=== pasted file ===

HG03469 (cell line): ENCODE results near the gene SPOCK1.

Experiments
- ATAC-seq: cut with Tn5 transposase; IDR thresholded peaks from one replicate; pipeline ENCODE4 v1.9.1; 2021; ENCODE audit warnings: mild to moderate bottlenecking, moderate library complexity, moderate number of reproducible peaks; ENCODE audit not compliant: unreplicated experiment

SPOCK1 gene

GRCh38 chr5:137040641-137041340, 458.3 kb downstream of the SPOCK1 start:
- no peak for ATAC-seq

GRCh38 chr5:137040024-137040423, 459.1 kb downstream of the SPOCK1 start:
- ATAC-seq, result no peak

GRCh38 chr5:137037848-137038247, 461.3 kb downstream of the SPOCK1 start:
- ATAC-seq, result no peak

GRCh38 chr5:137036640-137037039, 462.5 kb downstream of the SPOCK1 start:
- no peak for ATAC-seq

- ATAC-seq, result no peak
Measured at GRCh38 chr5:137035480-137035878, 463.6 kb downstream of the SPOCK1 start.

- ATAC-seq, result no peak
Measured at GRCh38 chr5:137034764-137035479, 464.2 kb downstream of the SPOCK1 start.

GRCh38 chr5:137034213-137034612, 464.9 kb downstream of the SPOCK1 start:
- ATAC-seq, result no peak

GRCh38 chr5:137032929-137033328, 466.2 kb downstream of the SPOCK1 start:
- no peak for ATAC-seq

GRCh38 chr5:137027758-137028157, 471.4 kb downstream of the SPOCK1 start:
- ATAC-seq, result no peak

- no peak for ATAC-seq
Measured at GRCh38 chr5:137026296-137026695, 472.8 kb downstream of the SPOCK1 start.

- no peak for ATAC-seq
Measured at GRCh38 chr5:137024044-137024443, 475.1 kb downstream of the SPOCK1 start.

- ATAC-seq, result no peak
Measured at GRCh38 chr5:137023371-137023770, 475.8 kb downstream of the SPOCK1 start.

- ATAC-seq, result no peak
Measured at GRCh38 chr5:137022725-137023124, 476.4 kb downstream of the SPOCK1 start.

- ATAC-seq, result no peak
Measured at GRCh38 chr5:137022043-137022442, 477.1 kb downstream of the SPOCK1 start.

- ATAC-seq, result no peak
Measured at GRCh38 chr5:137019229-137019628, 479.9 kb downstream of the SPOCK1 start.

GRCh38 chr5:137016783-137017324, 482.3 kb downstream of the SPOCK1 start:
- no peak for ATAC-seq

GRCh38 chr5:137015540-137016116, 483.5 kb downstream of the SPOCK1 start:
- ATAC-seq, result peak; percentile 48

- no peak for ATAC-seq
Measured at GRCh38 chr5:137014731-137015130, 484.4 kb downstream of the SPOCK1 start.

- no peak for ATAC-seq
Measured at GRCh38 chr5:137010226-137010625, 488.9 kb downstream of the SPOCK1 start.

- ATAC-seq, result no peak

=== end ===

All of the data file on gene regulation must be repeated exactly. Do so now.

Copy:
HG03469 (cell line): ENCODE results near the gene SPOCK1.

Experiments
- ATAC-seq: cut with Tn5 transposase; IDR thresholded peaks from one replicate; pipeline ENCODE4 v1.9.1; 2021; ENCODE audit warnings: mild to moderate bottlenecking, moderate library complexity, moderate number of reproducible peaks; ENCODE audit not compliant: unreplicated experiment

SPOCK1 gene

GRCh38 chr5:137040641-137041340, 458.3 kb downstream of the SPOCK1 start:
- no peak for ATAC-seq

GRCh38 chr5:137040024-137040423, 459.1 kb downstream of the SPOCK1 start:
- ATAC-seq, result no peak

GRCh38 chr5:137037848-137038247, 461.3 kb downstream of the SPOCK1 start:
- ATAC-seq, result no peak

GRCh38 chr5:137036640-137037039, 462.5 kb downstream of the SPOCK1 start:
- no peak for ATAC-seq

- ATAC-seq, result no peak
Measured at GRCh38 chr5:137035480-137035878, 463.6 kb downstream of the SPOCK1 start.

- ATAC-seq, result no peak
Measured at GRCh38 chr5:137034764-137035479, 464.2 kb downstream of the SPOCK1 start.

GRCh38 chr5:137034213-137034612, 464.9 kb downstream of the SPOCK1 start:
- ATAC-seq, result no peak

GRCh38 chr5:137032929-137033328, 466.2 kb downstream of the SPOCK1 start:
- no peak for ATAC-seq

GRCh38 chr5:137027758-137028157, 471.4 kb downstream of the SPOCK1 start:
- ATAC-seq, result no peak

- no peak for ATAC-seq
Measured at GRCh38 chr5:137026296-137026695, 472.8 kb downstream of the SPOCK1 start.

- no peak for ATAC-seq
Measured at GRCh38 chr5:137024044-137024443, 475.1 kb downstream of the SPOCK1 start.

- ATAC-seq, result no peak
Measured at GRCh38 chr5:137023371-137023770, 475.8 kb downstream of the SPOCK1 start.

- ATAC-seq, result no peak
Measured at GRCh38 chr5:137022725-137023124, 476.4 kb downstream of the SPOCK1 start.

- ATAC-seq, result no peak
Measured at GRCh38 chr5:137022043-137022442, 477.1 kb downstream of the SPOCK1 start.

- ATAC-seq, result no peak
Measured at GRCh38 chr5:137019229-137019628, 479.9 kb downstream of the SPOCK1 start.

GRCh38 chr5:137016783-137017324, 482.3 kb downstream of the SPOCK1 start:
- no peak for ATAC-seq

GRCh38 chr5:137015540-137016116, 483.5 kb downstream of the SPOCK1 start:
- ATAC-seq, result peak; percentile 48

- no peak for ATAC-seq
Measured at GRCh38 chr5:137014731-137015130, 484.4 kb downstream of the SPOCK1 start.

- no peak for ATAC-seq
Measured at GRCh38 chr5:137010226-137010625, 488.9 kb downstream of the SPOCK1 start.

- ATAC-seq, result no peak